High school grad rate could hit 90%

U.S. high schools are graduating more students and could reach a 90 percent graduation rate by 2020, according to Building a Grad Nation by America’s Promise Alliance.

Gains were strong for minority students: African-American students saw a 6.9 percent increase in graduation rates from 2006 to 2020, and Hispanic students had a 10.4 percent increase.

In the Davis Guggenheim documentary “Waiting for Superman,” Americans learned about “dropout factories,” high schools where fewer than half of all students graduated on time. Bob Balfanz, a Johns Hopkins University professor, coined that term — and in the report out Monday, he found that the number of “dropout factories” has declined. In 2011, according to the report, there were 583 fewer such schools than there were in 2002. “The schools have gotten better, and some have closed,” Balfanz said.

In 2002, 46 percent of black students and 39 percent of Hispanics attended a high school where most students failed to graduate. By  2011, that fell to 25 percent for backs and 17 percent for Hispanics.

‘Teetering on the ninth-grade cliff’

Washington D.C.’s middle schools are the real “dropout factories,” said HyeSook Chung of D.C. Action for Children, a non-profit advocacy group at a city council hearing. More than half of D.C. students who quit school leave in ninth grade. “If we want to improve graduation rates, we need to catch students before they are teetering on the ninth-grade cliff,” said Chung.

Chung, citing research by Johns Hopkins University, said a series of predictive markers, visible as early as sixth grade, can identify dropout candidates: a final grade of “F” in math or English, attendance below 80 percent for the year or a final “unsatisfactory” behavior mark in at least one class.

Sixth graders with one of the four markers had at least a 75 percent chance of dropping out,” Chung said. More than one drove the likelihood even higher.

She proposed an “early warning system” for students at high risk of dropping out.  I’d guess kindergarten teachers could predict who’s likely to succeed or fail.  Once warned, what next?

The District’s graduation rate is 43 percent.

 

 

Turning and turning

Turning around low-performing schools isn’t easy, conclude two new Center for American Progress reports.

In A Snapshot of SIG: A Look at Four States’ Approaches to School Turnaround, Jessica Quillin outlines how California, Tennessee, Illinois, and North Carolina have spent federal School Improvement Grants to improve their most underperforming schools.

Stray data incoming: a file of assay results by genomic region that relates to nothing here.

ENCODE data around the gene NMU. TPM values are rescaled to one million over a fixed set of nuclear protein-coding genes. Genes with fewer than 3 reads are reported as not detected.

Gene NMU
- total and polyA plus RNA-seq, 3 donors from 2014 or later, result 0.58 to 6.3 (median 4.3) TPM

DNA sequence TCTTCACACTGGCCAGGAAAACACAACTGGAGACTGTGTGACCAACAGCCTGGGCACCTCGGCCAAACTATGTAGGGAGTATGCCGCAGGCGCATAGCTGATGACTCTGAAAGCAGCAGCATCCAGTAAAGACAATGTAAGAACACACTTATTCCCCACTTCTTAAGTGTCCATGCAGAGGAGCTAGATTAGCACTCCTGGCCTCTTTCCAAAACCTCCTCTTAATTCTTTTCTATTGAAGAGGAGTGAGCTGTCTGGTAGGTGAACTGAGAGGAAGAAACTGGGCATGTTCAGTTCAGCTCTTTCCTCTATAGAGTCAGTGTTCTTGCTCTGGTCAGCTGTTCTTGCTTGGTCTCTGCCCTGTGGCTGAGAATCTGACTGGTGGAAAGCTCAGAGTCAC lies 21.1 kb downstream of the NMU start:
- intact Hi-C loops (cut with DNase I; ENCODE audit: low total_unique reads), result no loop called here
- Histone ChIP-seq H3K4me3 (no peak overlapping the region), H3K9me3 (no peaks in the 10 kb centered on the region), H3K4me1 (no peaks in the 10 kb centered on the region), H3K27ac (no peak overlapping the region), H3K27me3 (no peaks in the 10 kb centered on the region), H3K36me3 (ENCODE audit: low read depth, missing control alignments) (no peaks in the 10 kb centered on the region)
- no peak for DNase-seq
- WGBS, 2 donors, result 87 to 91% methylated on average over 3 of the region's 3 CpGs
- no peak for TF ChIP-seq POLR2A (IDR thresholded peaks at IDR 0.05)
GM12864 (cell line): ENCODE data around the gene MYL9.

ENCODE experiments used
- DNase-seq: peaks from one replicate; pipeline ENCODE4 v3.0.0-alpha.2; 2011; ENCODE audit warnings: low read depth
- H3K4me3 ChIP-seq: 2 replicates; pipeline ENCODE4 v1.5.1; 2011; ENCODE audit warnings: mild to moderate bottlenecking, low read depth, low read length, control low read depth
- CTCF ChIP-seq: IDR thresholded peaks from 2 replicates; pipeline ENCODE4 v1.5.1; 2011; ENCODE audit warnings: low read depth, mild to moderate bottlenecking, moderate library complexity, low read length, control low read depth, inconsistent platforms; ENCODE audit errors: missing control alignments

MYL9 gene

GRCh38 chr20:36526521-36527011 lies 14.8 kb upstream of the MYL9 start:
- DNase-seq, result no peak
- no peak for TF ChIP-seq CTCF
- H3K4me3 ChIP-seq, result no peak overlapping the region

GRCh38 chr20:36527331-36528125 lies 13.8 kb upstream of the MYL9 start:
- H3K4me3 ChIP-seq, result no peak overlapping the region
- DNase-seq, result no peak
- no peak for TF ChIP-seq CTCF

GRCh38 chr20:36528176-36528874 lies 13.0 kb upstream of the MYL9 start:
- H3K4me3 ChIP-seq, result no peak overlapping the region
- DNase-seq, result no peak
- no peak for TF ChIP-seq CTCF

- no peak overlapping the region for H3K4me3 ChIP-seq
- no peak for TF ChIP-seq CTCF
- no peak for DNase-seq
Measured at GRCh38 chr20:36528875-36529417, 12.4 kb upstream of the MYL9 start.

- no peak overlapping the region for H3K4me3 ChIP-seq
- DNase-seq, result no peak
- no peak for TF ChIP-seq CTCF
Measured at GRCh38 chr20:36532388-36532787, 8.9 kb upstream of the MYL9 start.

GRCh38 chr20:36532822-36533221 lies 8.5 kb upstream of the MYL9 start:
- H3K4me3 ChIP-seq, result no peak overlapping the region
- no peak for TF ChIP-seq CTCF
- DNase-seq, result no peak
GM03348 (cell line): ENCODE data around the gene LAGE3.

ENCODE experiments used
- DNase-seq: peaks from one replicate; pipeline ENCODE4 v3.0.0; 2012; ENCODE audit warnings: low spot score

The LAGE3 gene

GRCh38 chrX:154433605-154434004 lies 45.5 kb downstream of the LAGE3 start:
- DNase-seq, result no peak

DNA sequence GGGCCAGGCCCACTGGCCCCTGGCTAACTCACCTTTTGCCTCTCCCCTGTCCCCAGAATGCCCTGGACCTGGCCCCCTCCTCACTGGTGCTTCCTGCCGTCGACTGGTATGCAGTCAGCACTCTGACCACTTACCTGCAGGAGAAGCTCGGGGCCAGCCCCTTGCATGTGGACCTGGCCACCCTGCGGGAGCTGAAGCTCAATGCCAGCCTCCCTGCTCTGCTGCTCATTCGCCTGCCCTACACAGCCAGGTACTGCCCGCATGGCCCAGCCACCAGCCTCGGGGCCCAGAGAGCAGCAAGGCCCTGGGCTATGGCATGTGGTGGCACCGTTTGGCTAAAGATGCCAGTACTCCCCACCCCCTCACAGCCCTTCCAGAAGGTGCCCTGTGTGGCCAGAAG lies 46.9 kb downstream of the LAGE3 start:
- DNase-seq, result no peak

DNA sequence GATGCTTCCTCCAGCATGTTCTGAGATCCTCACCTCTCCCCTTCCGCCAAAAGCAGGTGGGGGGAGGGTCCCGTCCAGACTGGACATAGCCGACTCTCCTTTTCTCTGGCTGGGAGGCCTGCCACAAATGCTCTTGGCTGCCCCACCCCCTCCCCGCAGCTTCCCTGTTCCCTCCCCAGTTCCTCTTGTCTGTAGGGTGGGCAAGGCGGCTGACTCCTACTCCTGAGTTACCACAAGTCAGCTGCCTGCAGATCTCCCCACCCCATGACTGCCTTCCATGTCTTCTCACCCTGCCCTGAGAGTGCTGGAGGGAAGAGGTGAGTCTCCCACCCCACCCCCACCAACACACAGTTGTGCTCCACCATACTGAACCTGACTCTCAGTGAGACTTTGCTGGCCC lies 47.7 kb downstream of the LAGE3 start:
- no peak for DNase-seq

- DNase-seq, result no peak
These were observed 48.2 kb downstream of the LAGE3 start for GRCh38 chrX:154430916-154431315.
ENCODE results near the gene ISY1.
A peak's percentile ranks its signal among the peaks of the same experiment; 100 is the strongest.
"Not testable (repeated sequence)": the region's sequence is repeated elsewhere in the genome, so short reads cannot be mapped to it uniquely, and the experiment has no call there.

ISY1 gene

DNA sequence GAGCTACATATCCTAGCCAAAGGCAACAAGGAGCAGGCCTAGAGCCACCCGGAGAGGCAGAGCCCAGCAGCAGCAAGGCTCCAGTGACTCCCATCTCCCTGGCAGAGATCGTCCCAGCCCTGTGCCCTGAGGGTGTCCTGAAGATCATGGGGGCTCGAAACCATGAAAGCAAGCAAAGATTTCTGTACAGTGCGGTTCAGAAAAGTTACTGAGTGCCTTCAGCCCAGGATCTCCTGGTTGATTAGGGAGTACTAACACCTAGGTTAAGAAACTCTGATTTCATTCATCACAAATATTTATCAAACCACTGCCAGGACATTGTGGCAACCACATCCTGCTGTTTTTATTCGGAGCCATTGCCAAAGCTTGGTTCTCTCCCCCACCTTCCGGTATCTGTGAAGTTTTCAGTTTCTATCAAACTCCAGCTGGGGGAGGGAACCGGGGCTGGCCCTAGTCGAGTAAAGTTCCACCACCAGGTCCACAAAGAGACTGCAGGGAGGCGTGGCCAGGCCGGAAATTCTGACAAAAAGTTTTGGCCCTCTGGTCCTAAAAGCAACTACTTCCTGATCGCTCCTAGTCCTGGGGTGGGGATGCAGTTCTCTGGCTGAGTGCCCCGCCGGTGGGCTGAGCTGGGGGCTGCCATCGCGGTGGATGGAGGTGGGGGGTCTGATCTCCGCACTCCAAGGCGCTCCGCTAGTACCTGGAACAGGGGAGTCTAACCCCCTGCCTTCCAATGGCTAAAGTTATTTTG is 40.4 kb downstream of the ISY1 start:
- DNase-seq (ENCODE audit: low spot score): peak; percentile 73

Melissa Lazarin focuses on charter turnaround efforts in Los Angeles and Philadelphia in Charting New Territory: Tapping Charter Schools to Turn Around The Nation’s Dropout Factories. Only 5 percent of SIG schools, including 11 high schools, have chosen to restart as charter schools. But Green Dot’s takeover of Locke High in Los Angeles and Mastery Charter‘s takeover of Shoemaker Middle School in Philadelphia show the potential.

While charter high school students don’t post higher test scores than comparable students at district schools, they’re 7 to 15 percentage points more likely to graduate and earn a high school diploma, according to a recent RAND report.

‘Click-click’ credits raise graduation rates

K-12 schools are adding — and sometimes requiring — online classes, reports the New York Times.  Failing students try to “recover” credits online; successful students take electives and Advanced Placement classes that don’t generate enough interest to justify a class. But the quality of online learning is suspect, especially for weak students.

Memphis City Schools now requires all students to take at least one course to graduate, starting with this year’s sophomores. School officials say “they want to give students skills they will need in college, where online courses are increasingly common, and in the 21st-century workplace,” the Times reports.

But it is also true that Memphis is spending only $164 for each student in an online course.

. . . “It’s a cheap education, not because it benefits the students,” said Karen Aronowitz, president of the teachers’ union in Miami, where 7,000 high school students were assigned to study online in computer labs this year because there were not enough teachers to comply with state class-size caps.

Idaho will give a laptop to every high school student and require four or more online courses. Critics complain the state will replace teachers with technology.

Chicago and New York City are piloting online learning programs, which include both credit recovery and advanced classes for high school students, as well as “personalized after-school computer drills in math and English for elementary students.”

Nationwide, an estimated 1.03 million students at the K-12 level took an online course in 2007-8, up 47 percent from two years earlier, according to the Sloan Consortium, an advocacy group for online education. About 200,000 students attend online schools full time, often charter schools that appeal to home-schooling families, according to another report.

There’s little research on the effectiveness of online courses for K-12 students, reports the U.S. Education Department.

Even online advocates are “dubious” about online courses that let students who’ve failed a regular class “recover” the credits, the Times reports. These “click-click credits” are used to boost graduation rates.

Sheffield High in Memphis, once a “dropout factory” with a graduation rate below 60 percent, now hopes to graduate 86 percent of the class of 2011. Online classes have helped. The district buys software for the Florida Virtual School, then pays its own teachers extra to work 10 hours a week with 150 online students.